We are heading out to spend the next three weeks along the Coast of Maine. While it will surely be beautiful, we've been warned boating from port to port is like walking through a mine field and we are bound to get a trap wrapped around our propeller (we have pods) So....Captain Tad is prepared!
A Bit of Lobsta (gotta be a local) Trivia
- When lobsters mate, the eggs aren’t fertilized right away. The female carries the male’s sperm and chooses when to fertilize her eggs. - You go, girl!
- Lobsters eat voraciously after molting, and will often consume their own recently emptied shells. Eating the old shell replenishes lost calcium and hastens the hardening of the new shell.
- Lobsters have teeth in their stomachs.
- The black line you see on the lobster’s tail is unfertilized eggs; you can eat them.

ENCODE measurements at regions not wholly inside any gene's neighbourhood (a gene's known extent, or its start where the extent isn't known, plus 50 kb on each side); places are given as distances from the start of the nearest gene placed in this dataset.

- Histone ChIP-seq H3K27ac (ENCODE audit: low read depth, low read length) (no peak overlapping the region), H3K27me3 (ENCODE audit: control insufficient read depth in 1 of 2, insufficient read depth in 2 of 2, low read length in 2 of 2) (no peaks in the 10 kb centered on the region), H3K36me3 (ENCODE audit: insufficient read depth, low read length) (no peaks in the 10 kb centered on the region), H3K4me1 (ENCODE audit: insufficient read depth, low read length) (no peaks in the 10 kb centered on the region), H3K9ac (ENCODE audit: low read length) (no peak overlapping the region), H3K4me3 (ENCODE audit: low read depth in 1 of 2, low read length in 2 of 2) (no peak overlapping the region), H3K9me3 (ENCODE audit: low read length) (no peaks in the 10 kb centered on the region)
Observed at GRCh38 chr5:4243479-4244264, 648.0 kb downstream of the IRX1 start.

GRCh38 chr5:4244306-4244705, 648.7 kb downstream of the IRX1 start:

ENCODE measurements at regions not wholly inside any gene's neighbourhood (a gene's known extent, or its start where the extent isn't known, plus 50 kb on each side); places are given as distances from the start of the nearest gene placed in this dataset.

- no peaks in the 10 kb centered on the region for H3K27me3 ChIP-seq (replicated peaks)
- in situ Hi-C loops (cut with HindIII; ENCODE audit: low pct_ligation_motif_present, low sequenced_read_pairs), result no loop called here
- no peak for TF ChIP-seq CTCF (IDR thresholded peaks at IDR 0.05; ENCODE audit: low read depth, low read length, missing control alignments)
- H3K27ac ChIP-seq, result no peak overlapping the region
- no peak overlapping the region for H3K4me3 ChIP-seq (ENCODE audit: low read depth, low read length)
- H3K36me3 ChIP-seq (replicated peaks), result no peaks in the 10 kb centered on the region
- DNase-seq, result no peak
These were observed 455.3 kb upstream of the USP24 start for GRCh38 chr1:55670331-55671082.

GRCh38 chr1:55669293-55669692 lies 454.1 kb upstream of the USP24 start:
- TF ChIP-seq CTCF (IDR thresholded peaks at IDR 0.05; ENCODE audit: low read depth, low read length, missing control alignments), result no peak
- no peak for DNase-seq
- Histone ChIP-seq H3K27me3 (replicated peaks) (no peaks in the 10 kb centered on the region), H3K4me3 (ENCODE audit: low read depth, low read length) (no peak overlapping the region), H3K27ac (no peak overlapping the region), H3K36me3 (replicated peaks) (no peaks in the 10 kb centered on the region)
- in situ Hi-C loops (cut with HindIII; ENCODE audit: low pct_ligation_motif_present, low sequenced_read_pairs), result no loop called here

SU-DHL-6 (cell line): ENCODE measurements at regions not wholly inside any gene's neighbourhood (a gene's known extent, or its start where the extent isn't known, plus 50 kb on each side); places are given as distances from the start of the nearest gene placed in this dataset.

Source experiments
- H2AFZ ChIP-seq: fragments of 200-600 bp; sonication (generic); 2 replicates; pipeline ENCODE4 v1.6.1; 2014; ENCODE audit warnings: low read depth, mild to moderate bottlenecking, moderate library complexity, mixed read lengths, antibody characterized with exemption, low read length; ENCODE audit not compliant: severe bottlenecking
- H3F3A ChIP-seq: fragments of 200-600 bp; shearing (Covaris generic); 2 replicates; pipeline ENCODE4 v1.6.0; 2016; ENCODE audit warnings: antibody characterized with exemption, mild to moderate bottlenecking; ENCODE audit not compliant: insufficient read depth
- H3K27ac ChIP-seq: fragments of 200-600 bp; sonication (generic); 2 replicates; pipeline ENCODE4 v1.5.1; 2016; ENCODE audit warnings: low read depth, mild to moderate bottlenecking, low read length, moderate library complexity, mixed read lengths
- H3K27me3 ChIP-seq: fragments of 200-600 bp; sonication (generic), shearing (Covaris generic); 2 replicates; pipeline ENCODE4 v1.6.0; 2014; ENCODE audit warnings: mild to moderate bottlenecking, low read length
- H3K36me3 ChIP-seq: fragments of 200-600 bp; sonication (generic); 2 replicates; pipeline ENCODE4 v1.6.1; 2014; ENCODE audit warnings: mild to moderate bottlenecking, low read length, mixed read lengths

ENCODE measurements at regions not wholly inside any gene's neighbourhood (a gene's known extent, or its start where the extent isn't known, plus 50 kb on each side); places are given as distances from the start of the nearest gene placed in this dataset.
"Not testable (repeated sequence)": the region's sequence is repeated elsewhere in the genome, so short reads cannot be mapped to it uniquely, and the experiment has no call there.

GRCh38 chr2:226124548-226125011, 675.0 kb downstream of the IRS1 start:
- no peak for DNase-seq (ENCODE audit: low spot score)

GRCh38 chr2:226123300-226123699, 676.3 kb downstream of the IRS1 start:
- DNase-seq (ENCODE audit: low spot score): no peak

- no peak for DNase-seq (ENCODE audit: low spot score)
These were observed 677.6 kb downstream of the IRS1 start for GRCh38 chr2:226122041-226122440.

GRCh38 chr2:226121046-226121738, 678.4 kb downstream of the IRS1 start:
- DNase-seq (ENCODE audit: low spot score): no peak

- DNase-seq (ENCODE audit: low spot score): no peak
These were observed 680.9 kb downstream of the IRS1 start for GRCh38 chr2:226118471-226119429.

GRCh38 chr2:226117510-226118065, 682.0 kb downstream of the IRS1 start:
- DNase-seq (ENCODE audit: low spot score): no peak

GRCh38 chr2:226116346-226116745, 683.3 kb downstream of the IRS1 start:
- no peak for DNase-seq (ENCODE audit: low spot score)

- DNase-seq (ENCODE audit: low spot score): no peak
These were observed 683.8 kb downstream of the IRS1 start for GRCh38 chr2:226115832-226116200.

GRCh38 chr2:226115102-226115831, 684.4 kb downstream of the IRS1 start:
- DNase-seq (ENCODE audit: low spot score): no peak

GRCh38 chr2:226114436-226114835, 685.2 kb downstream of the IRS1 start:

- Lobsters were once considered the poor man’s chicken. In Colonial times, it was fed to pigs and goats and only eaten by paupers.
- Lobsters were originally gathered by hand. It wasn’t until the mid-19th century that lobster trapping became popular.
- A residential license in Maryland allows you to use two lobster pots to trap lobsters.
- Lobster is the main industry in Maine.
- The lobsterman’s day usually starts at 4:30 am and can go until dark.
- Lobstermen swear a lot! Nearly as much as truck drivers. hmmmm, maybe because of the above!
- There are around 6,000 licensed lobstermen in Maine and they place 3 million lobster pots along the coast of Maine.
- The waitlist for commercial licensing is 10-15 years. Over 200 people are on the list just waiting for someone to die off.
- Maine lobstermen have caught over 100 million pounds of lobster annually since 2011.
- Because of the above, the Maine coast is a buoy minefield.
- The line from the lobster cage to the buoy moves with the current, stretching across the water just waiting for a boater to pass over
- Tad is ready to take on the challenge!
- I'm not so sure....